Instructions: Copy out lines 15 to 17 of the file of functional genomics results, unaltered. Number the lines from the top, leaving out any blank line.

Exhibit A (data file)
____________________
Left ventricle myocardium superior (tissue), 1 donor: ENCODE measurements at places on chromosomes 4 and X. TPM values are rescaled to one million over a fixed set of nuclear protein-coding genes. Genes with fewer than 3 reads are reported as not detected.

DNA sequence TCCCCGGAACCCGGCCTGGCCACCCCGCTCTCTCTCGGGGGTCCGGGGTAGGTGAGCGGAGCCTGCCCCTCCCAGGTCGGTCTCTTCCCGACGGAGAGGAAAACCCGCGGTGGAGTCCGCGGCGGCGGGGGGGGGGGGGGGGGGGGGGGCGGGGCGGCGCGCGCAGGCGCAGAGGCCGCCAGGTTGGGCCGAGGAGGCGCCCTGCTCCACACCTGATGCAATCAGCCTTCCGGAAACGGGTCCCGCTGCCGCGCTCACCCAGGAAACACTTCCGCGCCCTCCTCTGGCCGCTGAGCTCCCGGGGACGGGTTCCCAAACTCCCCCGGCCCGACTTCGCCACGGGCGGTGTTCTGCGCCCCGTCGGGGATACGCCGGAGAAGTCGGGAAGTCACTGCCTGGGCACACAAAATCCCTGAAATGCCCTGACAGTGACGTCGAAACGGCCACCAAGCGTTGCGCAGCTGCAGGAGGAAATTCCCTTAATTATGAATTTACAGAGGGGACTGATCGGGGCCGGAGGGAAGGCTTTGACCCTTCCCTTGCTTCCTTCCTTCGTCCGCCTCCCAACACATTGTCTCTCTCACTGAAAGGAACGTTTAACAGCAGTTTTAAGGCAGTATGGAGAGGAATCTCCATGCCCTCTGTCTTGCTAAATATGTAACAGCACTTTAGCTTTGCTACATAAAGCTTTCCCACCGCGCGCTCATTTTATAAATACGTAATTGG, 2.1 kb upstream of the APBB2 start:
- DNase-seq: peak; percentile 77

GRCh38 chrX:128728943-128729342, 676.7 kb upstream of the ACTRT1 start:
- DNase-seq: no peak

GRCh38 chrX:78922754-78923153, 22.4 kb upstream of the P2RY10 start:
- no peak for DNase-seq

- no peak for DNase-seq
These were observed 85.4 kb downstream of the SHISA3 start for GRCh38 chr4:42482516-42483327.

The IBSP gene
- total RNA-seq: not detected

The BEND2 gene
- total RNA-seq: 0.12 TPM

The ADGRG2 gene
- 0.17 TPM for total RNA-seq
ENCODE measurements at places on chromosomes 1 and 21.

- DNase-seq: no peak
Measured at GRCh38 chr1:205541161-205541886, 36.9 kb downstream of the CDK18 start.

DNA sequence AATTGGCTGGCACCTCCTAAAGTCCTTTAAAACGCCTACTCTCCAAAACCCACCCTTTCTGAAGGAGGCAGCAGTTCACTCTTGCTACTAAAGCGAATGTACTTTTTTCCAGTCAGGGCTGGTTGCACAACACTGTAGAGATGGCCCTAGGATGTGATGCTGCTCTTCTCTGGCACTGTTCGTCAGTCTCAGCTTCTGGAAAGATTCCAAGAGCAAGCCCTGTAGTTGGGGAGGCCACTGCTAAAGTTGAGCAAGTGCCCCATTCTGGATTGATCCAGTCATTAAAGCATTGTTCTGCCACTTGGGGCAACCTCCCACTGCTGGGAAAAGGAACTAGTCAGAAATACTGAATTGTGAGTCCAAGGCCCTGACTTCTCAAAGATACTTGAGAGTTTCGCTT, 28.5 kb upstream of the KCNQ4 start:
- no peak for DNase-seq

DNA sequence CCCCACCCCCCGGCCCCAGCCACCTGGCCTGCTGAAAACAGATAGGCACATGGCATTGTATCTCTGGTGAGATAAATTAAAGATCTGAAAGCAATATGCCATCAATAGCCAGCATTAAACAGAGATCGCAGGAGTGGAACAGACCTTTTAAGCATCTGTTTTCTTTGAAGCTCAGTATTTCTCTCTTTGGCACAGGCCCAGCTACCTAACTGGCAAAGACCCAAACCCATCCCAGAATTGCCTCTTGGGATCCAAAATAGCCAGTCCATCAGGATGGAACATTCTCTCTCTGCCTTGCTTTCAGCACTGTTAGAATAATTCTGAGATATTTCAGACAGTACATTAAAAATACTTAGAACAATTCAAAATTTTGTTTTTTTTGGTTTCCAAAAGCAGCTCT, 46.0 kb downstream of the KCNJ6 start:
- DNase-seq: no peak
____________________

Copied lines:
- 0.17 TPM for total RNA-seq
ENCODE measurements at places on chromosomes 1 and 21.

- DNase-seq: no peak